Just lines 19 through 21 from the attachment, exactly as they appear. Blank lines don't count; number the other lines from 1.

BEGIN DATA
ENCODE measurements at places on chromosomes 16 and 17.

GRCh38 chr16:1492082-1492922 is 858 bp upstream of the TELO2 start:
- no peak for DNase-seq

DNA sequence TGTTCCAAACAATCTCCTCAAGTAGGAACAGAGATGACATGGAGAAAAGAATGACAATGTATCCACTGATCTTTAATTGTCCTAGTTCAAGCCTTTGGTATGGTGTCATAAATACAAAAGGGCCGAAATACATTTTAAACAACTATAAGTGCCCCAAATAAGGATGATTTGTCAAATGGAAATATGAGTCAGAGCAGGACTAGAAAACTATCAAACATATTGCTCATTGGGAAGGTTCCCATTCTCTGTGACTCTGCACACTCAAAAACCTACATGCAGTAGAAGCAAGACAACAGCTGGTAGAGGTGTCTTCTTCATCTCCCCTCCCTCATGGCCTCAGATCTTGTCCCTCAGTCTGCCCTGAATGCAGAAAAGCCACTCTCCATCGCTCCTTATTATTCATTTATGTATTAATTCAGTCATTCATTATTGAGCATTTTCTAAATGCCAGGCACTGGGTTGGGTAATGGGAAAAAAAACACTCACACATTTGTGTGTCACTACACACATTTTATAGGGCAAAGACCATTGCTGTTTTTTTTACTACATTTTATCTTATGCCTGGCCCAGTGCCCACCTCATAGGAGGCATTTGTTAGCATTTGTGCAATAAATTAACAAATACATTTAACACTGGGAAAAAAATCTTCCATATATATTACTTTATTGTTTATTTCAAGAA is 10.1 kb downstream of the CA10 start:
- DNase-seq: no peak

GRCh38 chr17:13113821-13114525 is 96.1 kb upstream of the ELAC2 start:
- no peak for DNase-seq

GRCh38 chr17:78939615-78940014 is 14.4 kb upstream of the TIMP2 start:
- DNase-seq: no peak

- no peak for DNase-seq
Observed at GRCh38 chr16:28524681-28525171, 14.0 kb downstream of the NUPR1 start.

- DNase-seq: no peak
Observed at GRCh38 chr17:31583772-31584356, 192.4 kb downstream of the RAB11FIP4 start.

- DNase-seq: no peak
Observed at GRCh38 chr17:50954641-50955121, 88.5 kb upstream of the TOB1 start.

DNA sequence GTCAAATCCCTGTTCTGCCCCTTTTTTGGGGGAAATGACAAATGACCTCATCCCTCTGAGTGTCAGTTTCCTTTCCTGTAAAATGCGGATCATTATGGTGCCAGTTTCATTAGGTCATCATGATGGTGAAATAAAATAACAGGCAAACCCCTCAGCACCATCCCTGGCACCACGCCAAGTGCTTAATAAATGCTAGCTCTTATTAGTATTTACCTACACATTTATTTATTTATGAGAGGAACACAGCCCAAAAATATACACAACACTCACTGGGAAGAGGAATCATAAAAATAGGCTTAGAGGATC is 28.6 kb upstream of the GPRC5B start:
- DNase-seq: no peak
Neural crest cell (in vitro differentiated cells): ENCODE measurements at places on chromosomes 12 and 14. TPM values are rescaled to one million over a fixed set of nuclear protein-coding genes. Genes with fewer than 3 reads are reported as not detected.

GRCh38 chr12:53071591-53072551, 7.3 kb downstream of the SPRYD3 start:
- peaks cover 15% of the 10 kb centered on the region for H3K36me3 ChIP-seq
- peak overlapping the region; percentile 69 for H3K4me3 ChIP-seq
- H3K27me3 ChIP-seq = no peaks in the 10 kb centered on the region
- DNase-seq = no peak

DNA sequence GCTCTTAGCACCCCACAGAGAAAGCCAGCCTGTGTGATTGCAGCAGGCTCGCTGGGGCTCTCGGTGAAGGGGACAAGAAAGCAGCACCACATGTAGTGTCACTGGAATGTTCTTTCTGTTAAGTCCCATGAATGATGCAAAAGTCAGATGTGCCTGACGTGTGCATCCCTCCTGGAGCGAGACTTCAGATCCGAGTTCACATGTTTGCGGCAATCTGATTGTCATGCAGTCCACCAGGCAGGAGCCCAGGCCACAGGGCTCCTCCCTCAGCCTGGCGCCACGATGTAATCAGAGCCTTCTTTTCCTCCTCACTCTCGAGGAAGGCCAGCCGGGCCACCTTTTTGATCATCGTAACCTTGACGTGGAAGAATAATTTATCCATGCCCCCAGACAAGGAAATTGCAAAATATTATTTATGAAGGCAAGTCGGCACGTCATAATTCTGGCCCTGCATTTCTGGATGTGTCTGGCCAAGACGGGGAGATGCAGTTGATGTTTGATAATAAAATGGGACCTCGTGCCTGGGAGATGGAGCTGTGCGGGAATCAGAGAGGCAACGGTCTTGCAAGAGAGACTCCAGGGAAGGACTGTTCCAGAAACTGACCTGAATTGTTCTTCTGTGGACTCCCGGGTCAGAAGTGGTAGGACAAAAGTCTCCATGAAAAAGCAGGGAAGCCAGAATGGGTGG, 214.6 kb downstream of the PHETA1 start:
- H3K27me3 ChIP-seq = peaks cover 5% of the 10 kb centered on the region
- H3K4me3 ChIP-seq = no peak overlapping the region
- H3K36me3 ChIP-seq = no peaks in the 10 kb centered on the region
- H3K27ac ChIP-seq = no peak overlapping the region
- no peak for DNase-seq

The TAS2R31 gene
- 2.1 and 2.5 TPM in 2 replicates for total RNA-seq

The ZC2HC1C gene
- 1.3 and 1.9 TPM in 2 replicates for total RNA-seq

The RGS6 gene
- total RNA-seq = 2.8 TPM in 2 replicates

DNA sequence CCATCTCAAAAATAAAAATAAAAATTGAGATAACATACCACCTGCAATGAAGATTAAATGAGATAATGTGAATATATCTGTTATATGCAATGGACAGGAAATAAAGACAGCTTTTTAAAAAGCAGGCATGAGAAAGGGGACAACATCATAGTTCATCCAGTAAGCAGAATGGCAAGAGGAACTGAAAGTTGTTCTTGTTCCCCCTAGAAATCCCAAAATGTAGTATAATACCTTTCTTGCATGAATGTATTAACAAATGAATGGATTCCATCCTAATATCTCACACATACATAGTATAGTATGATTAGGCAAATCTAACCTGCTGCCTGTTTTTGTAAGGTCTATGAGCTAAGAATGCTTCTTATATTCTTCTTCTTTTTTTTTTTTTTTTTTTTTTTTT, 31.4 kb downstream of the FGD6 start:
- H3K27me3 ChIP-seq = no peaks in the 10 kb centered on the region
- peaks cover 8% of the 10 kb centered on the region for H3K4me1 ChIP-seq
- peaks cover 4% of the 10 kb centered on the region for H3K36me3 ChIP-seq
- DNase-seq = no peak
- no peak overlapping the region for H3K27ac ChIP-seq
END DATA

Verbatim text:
GRCh38 chr12:53071591-53072551, 7.3 kb downstream of the SPRYD3 start:
- peaks cover 15% of the 10 kb centered on the region for H3K36me3 ChIP-seq
- peak overlapping the region; percentile 69 for H3K4me3 ChIP-seq